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July 28, 2008
Oregon defense needs to produce
LOS ANGELES – Leave it to Oregon to try a new look.
One week the Ducks wear their understated all-white uniforms. The next week they sport the yellow highlighter-style threads.
In the same way, offense in Eugene is so last season.
Oregon doesn't expect its offense to flop in 2008, but the onus to win games early will be on the Ducks' defense instead.
Quarterback Dennis Dixon and running back Jonathan Stewart both emerged in coordinator Chip Kelly's up-tempo spread offense last season to take the Ducks to an 8-1 start before injuries derailed the season. With Dixon and Stewart gone, Oregon will have to count on the defense to give the new quarterback and running back time to work out the kinks.
Don't be surprised if Oregon's top playmakers are on the other side of the ball.
"The playmaker thing is a difference," Oregon coach Mike Bellotti said. "We're not going to try to contain people. We're going to try to attack people."
The Ducks' defense created its share of big plays last year but allowed its share, too. They led the Pac-10 in tackles for a loss and were second to rival Oregon State in forcing turnovers. They also allowed 382 yards per game.
The Ducks return three third-year starters in a secondary that intercepted 17 passes. Oregon also returns All-Pac-10 defensive end Nick Reed's 22.5 tackles for loss and 12 sacks.
"We were bend but don't break," safety Patrick Chung said. "We're trying not to bend this year."
Chung is the clear leader in a secondary that has become the strength of the defense. Chung and cornerbacks Jairus Byrd and Walter Thurmond are beginning their third season as starters. Junior T.J. Ward will get the first crack at the free safety spot vacated by Matthew Harper.
Ward will step into a group of defensive backs that is as comfortable with each other as any unit in the league.
"We don't even have to talk," said Chung, who had two interceptions and a team-leading 117 tackles last year. "I'll say one word and they know what I'm talking about. We have that feeling."
While offensive coordinator Kelly rose from obscurity at New Hampshire to possible head coaching candidate in one year in Eugene, defensive coordinator Nick Aliotti is a polar opposite. He's on his second stint as defensive coordinator at Oregon and has quietly become one of the best assistants in the Pac-10.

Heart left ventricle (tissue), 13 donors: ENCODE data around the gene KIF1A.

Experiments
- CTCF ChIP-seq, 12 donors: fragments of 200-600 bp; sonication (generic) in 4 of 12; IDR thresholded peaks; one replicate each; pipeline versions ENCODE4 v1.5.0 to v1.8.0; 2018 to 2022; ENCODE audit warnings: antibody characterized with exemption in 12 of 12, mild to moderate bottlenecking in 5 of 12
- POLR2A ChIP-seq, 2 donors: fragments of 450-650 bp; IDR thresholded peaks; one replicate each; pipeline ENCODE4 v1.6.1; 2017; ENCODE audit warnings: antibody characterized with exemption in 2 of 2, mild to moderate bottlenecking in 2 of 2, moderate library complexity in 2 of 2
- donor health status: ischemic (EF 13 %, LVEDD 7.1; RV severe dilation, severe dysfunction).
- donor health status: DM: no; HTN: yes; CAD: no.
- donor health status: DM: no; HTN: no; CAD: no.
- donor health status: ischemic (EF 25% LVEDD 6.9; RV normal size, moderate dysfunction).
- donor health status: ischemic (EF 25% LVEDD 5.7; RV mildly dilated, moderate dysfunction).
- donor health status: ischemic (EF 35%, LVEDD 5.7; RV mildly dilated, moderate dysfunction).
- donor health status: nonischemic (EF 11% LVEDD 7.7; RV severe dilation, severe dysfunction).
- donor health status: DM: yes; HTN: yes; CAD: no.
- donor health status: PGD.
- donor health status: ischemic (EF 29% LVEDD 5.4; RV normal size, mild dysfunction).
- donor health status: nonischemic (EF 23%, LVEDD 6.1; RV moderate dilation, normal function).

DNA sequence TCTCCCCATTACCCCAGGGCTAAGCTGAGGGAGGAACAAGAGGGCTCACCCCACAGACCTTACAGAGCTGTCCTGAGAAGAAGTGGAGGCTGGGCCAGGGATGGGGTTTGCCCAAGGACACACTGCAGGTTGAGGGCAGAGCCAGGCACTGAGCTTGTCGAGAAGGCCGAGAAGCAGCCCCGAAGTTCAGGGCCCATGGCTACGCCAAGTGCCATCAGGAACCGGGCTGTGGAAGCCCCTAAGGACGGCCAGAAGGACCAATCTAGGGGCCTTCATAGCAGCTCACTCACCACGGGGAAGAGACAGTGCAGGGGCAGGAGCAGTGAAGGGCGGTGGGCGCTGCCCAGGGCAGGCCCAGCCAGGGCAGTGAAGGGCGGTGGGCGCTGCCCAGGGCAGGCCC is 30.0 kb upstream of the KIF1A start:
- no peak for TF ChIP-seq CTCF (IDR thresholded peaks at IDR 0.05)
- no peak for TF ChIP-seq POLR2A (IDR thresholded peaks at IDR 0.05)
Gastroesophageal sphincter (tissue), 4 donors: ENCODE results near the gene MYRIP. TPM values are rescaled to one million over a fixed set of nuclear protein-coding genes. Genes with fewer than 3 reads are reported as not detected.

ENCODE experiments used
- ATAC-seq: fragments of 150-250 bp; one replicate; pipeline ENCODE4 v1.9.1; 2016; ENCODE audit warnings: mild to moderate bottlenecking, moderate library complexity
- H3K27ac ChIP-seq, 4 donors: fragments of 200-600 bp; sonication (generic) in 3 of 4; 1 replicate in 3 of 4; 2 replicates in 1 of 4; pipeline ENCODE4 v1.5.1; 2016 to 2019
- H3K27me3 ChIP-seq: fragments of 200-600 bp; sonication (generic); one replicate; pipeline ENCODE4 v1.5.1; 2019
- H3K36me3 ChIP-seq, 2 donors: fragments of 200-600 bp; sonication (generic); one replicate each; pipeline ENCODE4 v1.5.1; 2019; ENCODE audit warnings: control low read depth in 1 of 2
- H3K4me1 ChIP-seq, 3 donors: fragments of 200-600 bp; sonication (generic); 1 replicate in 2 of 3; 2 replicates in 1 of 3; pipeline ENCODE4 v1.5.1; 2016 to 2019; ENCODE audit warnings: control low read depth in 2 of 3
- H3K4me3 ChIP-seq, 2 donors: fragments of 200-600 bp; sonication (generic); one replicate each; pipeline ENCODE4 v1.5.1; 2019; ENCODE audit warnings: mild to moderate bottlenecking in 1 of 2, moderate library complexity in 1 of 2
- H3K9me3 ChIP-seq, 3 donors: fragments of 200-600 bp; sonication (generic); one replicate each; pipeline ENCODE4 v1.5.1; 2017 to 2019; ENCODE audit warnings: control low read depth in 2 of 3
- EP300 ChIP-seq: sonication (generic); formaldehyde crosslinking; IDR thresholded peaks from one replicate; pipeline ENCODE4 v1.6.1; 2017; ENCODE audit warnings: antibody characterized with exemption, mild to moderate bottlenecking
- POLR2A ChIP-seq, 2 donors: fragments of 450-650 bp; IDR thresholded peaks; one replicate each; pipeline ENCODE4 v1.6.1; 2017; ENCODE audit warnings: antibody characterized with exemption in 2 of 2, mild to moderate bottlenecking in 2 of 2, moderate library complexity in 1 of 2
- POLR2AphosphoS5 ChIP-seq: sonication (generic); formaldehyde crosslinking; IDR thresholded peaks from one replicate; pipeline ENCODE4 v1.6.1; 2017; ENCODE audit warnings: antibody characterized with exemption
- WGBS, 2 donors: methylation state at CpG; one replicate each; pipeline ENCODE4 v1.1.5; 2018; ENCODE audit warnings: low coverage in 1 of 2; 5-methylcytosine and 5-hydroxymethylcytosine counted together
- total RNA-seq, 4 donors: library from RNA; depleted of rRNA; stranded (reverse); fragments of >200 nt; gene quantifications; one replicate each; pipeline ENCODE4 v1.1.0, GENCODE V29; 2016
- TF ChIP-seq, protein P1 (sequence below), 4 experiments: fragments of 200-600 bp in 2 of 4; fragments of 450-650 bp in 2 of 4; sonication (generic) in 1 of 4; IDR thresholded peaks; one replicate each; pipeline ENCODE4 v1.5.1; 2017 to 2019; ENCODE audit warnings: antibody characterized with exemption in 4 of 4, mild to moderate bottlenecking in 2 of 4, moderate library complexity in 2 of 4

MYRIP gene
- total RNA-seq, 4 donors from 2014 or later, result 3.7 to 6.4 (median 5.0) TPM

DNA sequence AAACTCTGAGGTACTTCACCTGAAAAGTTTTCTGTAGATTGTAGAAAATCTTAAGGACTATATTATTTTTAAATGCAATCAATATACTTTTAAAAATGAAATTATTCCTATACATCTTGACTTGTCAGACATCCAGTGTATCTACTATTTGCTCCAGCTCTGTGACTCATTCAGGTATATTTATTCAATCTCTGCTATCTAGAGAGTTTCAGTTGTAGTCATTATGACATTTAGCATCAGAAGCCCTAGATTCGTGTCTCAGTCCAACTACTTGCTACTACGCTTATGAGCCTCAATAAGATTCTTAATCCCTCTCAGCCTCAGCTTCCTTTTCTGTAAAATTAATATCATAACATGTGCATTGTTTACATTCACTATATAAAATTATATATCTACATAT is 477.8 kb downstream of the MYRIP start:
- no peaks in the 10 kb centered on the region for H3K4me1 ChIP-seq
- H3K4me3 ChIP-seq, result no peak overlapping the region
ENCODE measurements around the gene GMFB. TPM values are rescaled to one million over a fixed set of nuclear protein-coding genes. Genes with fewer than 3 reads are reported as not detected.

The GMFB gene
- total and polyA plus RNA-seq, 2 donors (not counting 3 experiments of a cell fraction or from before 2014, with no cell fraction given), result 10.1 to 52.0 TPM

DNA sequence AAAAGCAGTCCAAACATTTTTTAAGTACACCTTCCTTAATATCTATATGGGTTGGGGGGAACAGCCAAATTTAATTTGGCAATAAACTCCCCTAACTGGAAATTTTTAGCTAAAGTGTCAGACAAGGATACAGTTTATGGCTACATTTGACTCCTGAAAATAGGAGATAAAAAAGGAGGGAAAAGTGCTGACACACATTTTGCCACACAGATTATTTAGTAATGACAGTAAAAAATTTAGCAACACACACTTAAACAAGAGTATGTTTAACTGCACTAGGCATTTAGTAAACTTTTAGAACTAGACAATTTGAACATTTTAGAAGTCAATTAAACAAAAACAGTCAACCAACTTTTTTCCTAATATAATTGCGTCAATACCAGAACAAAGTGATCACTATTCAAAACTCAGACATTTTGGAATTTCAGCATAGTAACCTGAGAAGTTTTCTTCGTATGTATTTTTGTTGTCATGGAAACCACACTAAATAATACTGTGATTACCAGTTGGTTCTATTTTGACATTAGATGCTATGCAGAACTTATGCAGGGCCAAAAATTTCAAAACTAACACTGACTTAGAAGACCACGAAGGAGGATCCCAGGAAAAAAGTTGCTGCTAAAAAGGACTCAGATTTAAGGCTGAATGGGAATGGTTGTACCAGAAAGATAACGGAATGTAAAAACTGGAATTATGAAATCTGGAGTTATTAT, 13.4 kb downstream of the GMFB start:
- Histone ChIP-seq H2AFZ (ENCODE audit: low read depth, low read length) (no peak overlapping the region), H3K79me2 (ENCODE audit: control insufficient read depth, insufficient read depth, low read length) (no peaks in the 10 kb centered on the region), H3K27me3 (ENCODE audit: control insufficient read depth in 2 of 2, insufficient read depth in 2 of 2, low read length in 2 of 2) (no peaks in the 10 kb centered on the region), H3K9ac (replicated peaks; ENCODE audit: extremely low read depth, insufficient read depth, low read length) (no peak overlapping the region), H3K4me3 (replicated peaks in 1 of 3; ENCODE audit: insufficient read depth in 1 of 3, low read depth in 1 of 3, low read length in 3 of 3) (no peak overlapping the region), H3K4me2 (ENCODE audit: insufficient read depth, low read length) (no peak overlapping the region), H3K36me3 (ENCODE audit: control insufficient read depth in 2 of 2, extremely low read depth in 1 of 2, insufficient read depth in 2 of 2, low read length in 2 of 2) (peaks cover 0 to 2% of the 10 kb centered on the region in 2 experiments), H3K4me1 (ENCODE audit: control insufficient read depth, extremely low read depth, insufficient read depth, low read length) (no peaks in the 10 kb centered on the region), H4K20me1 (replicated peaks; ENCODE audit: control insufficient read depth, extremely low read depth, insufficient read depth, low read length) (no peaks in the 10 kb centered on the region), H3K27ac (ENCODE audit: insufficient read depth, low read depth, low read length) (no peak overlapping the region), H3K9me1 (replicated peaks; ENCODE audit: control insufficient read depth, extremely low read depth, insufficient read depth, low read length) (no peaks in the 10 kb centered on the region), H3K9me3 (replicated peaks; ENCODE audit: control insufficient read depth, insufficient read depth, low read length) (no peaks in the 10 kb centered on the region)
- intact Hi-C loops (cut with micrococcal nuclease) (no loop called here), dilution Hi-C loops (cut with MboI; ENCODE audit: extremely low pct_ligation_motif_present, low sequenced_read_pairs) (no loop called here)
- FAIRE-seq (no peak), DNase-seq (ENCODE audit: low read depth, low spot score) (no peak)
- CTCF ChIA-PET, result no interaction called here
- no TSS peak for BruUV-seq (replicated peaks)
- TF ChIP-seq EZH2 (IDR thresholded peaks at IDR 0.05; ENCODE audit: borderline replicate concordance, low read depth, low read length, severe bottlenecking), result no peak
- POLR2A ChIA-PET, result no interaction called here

Like Kelly, though, he has a penchant for unpredictability.
"You never know what coach Aliotti is going to do," Chung said. "He might blitz everybody or drop everybody back. He keeps teams on their heels."
Oregon will have to keep other teams' offenses on their heels while the Ducks find their offensive footing.
The Ducks go into the fall looking for a replacement for Dixon. There are as many as five candidates, but it seems to be a two-man race between Justin Roper and Nate Costa. Roper passed for 180 yards in the Sun Bowl win over USF but didn't win the job outright in the spring while Costa recovered from a torn ACL.
If healthy, the 6-foot-1, 220-pound sophomore Costa could pick up where Dixon left off – something he would have done if not for the knee injury last season.
"This is a quarterback who behaves like a middle linebacker," Bellotti said. "Our offense would not have changed that much if Nate Costa stepped in for Dennis Dixon."
At running back, Bellotti will try to continue his tradition of splitting the job between two capable backs.
Jeremiah Johnson is the incumbent after rushing for 1,135 yards in three seasons. He is also coming off a knee injury but is recovering faster than anticipated. Bellotti said Johnson ran a 4.4-second 40-yard dash in June. Teaming with Johnson will be junior college transfer LeGarrette Blount, who is a power runner in the mold of former Ducks running back Reuben Droughns.
"They will complement each other," Bellotti said. "I see them playing at the same time. I see them protecting each other in the fourth quarter and pushing each other through the second half of the season."
For now, it's the first half of the season that Bellotti is worried about, starting with the opener against Washington. If Oregon has its way, it will be a low-scoring contest.
"I see a lot of positive things about the offense and the defense," Chung said. "I think we're going to have a great team. It's a season to watch out for."
David Fox is a national writer for Rivals.com. He can be reached at email@example.com.